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Healing Toxic Shame to Rekindle Hope, Confidence and Courage

Healing Toxic Shame to Rekindle Hope, Confidence and Courage“Shame is a soul eating emotion.” ~ Carl Gustav Jung

What’s your secret? You know…the thing that causes you such intense shame and embarrassment you just know you’ll die if anyone else finds out! It might be that thing that happened years ago that you can’t ever live down. Or it could be an undefined feeling of failure because authority figures in your past used shame to “discipline” you. Whatever the cause, this kind of toxic shame can be healed.

Toxic shame gnaws at a person. It can consume you and destroy your self-worth and self-confidence. It makes you feel unlovable and unworthy. You become so busy beating yourself up you can’t be fully present in the moment or see the opportunities right in front of you. I appreciate how Brené Brown likens it to a corrosive element like rust or acid:

“Shame corrodes the very part of us that believes we are capable of change.”

A milder form of shame isn’t necessarily a problem as it simply informs you that you can learn from the experience at hand. However, toxic shame is insidious and keeps you trapped. Let’s clarify, too, that toxic shame is different from guilt. Guilt arises from a negative evaluation of your behavior, while shame arises from a negative evaluation of you as a person.  Guilt is the feeling of doing wrong, and can motivate you to change your behavior. Shame is the toxic feeling of being wrong leading to the hopeless cry of “Why try?” You end up saying things like:

  • I’m so stupid.
  • I can’t do anything right!
  • I’m always saying or doing the wrong thing. 
  • What’s wrong with me?
  • I’m so fat and ugly. 
  • I can’t go, because I don’t want anyone seeing me like this.
  • I’m such a mess. 
  • I hate myself.

Toxic shame is responsible for worsening anxiety, depression or other mental and emotional disorders. It triggers unhealthy and destructive behaviors, such as anorexia, bulimia, binge eating and drinking, self-harming and cutting.

If you find yourself in a cycle of ruminating and reliving shameful episodes in your life, what can you do to break out of this destructive toxic shame pattern?

  1. Call the bully out! People who shame others are bullies. (Note: You could be bullying yourself with shame-filled, negative self-talk.) No, you don’t have to confront the bullies in your life. Simply reframe their abusive remarks as bullying, not truths. In that way you begin the process of being objective and you can lessen the power that episode has over you.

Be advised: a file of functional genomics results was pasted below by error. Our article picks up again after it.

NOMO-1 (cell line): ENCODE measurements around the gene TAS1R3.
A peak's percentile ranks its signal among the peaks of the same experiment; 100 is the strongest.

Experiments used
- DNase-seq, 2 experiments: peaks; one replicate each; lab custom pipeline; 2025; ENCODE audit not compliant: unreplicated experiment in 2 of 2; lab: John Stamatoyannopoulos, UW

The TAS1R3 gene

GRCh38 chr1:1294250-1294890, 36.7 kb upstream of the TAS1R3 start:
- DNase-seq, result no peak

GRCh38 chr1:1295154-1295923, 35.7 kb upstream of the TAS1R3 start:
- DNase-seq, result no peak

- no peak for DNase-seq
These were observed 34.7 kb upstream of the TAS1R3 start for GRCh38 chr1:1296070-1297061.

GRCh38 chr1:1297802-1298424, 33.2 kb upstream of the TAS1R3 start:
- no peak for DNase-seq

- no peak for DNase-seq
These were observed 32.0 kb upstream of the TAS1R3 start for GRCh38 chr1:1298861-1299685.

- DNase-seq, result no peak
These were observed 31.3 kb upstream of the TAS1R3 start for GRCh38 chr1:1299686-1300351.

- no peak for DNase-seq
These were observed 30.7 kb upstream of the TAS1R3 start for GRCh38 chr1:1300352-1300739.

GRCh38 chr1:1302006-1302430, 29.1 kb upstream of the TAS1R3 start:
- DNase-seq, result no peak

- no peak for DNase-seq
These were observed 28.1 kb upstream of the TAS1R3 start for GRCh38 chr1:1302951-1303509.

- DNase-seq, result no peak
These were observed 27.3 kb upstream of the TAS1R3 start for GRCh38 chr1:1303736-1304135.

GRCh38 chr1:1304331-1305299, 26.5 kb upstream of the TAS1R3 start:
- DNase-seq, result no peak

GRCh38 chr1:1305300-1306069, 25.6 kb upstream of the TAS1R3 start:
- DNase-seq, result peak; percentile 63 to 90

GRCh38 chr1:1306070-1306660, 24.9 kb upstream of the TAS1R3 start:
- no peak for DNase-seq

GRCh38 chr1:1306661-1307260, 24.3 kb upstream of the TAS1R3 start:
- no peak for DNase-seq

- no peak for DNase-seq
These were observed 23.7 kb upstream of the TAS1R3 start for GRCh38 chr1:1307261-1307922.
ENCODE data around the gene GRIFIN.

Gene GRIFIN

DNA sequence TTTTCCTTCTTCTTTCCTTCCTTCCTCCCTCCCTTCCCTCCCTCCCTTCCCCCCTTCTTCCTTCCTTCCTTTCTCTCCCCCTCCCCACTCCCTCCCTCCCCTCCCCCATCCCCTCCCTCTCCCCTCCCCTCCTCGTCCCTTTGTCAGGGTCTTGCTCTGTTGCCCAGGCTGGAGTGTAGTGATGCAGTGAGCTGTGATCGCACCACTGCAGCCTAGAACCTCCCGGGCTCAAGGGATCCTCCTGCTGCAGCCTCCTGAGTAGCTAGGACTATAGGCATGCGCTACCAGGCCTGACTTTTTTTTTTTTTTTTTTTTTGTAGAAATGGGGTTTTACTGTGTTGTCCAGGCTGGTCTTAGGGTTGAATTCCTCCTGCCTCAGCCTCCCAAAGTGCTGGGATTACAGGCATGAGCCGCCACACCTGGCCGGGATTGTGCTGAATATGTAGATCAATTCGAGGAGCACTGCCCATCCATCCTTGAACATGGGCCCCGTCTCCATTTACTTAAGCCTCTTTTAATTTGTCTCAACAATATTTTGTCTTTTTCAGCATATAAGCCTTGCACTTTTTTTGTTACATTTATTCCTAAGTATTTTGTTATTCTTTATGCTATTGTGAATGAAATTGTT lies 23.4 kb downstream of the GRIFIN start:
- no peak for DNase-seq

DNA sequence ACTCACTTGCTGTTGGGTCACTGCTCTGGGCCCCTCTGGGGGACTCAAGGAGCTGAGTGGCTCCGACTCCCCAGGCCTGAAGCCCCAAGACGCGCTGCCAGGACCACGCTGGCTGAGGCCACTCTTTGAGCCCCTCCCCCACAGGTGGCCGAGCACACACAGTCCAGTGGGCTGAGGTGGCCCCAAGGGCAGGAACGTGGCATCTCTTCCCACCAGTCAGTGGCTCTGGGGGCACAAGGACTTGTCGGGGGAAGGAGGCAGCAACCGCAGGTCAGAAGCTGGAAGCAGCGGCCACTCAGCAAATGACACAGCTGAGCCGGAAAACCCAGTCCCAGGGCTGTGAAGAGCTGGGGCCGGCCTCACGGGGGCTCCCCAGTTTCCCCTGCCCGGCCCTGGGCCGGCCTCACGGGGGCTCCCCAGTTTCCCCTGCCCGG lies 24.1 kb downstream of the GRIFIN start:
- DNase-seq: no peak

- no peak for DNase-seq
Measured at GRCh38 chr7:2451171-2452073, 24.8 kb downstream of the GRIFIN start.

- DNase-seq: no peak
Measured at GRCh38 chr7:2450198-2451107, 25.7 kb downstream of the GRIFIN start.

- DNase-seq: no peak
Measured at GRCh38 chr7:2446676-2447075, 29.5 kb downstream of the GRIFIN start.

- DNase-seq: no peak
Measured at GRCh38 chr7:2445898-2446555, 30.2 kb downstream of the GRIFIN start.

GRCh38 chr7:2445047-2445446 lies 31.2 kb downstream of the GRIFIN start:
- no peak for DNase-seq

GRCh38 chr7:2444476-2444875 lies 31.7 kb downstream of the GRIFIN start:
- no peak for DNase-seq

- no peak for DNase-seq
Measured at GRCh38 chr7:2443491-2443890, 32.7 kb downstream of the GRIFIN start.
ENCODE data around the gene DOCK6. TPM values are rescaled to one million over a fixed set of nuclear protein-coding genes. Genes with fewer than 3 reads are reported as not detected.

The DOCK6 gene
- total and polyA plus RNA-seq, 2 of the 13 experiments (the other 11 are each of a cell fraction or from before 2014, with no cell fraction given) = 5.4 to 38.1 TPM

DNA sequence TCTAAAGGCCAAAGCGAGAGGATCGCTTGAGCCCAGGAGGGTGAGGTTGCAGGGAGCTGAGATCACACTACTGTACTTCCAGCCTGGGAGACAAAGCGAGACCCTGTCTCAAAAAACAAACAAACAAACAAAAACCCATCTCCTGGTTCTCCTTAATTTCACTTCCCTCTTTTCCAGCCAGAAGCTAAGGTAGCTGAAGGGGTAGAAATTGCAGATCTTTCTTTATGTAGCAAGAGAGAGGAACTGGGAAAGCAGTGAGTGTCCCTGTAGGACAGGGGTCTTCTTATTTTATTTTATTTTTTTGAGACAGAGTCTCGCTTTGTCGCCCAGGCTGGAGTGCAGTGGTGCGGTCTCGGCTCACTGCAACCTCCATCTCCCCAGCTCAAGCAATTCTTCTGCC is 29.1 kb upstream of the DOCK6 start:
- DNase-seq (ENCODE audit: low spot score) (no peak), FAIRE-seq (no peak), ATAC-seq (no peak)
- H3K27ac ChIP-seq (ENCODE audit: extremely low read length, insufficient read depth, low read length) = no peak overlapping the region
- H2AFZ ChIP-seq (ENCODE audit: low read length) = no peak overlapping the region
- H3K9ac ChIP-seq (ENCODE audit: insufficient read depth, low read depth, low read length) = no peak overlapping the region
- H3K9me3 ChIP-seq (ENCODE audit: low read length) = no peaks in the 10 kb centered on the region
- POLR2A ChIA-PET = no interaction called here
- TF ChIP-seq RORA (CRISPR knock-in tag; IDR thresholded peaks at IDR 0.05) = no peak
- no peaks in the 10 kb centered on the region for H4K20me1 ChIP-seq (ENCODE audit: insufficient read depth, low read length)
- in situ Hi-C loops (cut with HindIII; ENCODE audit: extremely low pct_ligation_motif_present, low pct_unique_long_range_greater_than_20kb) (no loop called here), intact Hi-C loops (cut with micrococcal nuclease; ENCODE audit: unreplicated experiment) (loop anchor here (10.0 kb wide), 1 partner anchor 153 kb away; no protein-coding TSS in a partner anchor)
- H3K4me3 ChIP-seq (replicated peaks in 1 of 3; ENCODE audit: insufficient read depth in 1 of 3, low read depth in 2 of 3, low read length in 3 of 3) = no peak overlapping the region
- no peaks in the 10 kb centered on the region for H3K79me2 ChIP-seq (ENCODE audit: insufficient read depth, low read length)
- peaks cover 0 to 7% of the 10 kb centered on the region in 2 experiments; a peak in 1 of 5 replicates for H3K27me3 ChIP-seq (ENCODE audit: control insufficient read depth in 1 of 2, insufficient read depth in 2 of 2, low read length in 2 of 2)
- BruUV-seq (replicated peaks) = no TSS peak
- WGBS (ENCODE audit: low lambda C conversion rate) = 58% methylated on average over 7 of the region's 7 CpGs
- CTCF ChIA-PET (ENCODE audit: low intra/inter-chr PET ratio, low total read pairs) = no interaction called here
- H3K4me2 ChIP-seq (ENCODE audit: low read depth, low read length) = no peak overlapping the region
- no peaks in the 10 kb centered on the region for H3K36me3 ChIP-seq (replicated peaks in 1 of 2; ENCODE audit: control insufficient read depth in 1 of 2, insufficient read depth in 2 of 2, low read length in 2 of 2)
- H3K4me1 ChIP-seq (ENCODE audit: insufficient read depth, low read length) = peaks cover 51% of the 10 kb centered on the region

1. Expose toxic shame to the light. Shame thrives in secrecy, but can’t survive in the open. If you try to suppress it, it grows. However, if you think or talk about whatever is making you feel ashamed, although painful at first, you’ll soon feel much less ashamed. Just be cautious of who you reveal your shame to. As Brené Brown says, “If we share our shame story with the wrong person, they can easily become one more piece of flying debris in an already dangerous storm.”
  1. Write it out, if you can’t talk about it. Without censoring yourself, let your thoughts flow onto the paper. It’s especially helpful if you write it as if you’re writing a letter to the “shame bully”, although you won’t actually mail it to them. Then put it away in a safe place and go for a walk and review how you make life better for those around you. When you come back, review your written words objectively. More often than not, some of the sting will have eased.
  1. Ramp up your positive emotions. Fill up on gratitude, hope and courage. It will leave little or no room for sadness, fear and disgust, which are the negative emotions that produce shame.
  1. Turn your toxic shame into healthy pride. Focus on the good person that you are and all the good things that you do. If you have trouble seeing good in yourself, ask trusted friends what they most appreciate about you as a person.
  1. Be compassionate with yourself. You are a work in progress. Trust that you will get better at letting go of shame the more you mindfully practice your shame-busting skills.

NLP reframing is a great tool for ridding yourself of toxic shame and rebuilding confidence, hope and courage. It works best when a skilled, caring person helps you. Please contact me and schedule an “Unlocking Your Potential” 30-minute complimentary consultation (in-person, by phone or via Skype). I’d love to help you add this tool to your life skills toolkit.

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